Wednesday, February 7, 2007

What do you see?

ROME, Italy (AP) -- It could be humanity's oldest story of doomed love.
Archaeologists have unearthed two skeletons from the Neolithic period locked in a tender embrace and buried outside Mantua, just 25 miles south of Verona, the romantic city where Shakespeare set the star-crossed tale of "Romeo and Juliet."[Link]

Mantua, interestingly, is mentioned in Shakespeare’s tragedy Romeo and Juliet. But what makes us contemplative and melancholy? What flows from one to the other across thousands of years?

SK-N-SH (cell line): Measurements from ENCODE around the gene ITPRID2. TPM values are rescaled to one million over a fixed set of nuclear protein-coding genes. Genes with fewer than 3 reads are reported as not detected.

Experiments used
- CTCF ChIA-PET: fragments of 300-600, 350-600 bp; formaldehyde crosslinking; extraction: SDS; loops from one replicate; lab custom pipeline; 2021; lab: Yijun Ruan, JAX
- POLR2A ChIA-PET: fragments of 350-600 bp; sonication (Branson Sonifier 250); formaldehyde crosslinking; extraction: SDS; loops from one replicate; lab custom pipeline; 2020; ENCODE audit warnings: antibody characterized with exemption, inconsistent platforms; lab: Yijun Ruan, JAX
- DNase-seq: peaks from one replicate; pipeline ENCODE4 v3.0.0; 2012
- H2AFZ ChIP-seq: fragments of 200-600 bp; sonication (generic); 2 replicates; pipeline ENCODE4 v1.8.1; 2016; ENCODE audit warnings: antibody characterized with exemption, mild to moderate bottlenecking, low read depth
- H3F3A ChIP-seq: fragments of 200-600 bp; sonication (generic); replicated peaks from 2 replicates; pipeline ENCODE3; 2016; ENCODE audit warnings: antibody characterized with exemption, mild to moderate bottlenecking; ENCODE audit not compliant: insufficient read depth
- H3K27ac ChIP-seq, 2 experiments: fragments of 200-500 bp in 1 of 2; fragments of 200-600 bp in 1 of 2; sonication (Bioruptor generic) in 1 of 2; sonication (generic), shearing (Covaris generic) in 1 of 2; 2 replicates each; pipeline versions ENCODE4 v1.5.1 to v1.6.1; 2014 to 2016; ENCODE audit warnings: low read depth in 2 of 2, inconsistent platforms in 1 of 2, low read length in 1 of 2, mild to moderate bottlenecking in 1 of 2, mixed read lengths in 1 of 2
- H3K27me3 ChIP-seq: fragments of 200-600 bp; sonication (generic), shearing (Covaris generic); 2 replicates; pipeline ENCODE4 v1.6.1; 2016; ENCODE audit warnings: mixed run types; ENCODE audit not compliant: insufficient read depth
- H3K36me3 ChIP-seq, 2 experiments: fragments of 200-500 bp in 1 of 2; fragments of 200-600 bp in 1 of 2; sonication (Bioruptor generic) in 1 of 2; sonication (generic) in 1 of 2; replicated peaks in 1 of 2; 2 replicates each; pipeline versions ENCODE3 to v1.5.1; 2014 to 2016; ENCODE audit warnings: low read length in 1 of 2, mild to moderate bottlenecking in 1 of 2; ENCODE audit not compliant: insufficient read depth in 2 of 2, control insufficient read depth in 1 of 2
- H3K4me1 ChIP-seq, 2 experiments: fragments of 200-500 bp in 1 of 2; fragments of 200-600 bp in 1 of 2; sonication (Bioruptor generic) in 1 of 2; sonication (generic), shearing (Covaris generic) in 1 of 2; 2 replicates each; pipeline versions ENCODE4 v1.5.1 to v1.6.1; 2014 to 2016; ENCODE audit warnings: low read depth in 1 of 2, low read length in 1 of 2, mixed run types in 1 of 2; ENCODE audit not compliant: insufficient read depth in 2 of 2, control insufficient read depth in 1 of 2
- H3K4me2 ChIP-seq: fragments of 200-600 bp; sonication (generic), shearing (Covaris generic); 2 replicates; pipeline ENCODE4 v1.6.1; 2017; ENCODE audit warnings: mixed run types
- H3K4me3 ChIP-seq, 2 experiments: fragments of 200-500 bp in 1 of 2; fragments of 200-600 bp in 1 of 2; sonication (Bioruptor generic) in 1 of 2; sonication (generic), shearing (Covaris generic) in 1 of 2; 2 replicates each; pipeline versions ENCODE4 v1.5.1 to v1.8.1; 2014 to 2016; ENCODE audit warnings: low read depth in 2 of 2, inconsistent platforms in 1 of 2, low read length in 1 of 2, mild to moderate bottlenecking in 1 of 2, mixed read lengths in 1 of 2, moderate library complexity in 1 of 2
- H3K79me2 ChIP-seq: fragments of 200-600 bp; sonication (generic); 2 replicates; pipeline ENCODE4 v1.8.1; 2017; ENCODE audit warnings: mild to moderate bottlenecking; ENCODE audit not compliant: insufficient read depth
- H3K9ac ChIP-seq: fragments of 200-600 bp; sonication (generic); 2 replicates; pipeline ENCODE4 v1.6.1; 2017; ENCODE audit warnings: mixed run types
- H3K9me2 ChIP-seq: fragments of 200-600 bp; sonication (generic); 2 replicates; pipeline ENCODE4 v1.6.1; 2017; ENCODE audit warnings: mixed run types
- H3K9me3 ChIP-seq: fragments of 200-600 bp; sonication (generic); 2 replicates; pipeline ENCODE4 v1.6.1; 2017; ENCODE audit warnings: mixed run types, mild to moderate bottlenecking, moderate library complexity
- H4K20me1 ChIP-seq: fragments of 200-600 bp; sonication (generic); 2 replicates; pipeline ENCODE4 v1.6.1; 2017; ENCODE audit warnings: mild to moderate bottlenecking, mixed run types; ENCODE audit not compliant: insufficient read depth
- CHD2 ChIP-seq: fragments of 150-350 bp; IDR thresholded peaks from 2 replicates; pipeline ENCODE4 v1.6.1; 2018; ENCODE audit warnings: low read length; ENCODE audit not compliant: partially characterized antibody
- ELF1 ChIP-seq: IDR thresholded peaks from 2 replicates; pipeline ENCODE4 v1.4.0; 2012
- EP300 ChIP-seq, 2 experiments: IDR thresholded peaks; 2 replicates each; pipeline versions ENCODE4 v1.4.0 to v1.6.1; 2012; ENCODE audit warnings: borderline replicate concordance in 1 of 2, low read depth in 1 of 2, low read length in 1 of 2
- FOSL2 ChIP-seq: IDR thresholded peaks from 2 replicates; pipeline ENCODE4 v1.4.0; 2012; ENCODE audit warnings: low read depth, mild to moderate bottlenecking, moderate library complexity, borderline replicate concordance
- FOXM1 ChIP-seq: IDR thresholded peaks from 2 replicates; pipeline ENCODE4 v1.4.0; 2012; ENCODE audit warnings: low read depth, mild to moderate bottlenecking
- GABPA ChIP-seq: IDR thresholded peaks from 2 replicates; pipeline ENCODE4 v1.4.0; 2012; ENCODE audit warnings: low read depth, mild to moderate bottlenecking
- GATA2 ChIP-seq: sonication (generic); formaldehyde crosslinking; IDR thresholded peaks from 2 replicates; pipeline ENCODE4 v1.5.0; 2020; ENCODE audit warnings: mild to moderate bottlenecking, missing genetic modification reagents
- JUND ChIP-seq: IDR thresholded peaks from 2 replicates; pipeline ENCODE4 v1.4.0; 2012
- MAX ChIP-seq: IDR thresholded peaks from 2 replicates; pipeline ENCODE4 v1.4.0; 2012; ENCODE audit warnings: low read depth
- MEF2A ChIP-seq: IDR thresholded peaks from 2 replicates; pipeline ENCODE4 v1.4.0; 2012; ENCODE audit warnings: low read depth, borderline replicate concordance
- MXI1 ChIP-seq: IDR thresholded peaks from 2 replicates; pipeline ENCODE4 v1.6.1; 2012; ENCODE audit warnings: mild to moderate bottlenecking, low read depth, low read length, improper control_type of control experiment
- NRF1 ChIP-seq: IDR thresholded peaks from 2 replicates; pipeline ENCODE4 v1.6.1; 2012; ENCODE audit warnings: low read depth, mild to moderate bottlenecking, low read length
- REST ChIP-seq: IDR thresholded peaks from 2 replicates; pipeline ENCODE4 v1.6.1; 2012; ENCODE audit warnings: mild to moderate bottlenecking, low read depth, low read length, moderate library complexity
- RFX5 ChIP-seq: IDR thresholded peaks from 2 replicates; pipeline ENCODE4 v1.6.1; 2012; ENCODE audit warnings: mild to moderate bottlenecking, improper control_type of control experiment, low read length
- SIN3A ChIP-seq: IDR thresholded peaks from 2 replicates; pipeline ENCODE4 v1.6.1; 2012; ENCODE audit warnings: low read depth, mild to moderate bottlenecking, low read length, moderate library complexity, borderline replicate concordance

Probably the answer lies in Tagore’s profound observation – ‘Whatever we understand and enjoy in human products instantly becomes ours, wherever they might have their origin.’

Our aesthetic and sense of beauty is hard to destroy. We recognize it instantly, and make it our own. In this Rabindrasangeet, Kanika Banerjee celebrates the endlessness of this aesthetic, the persistence of its true form in the formless. The beauty of the alliteration - anuprās in Sanskrit - towards the end [2:00] is indeed captivating : angabihin ālingane sakal anga bhare.

The poem was generated from Somen Bhattacharjee's digital library.

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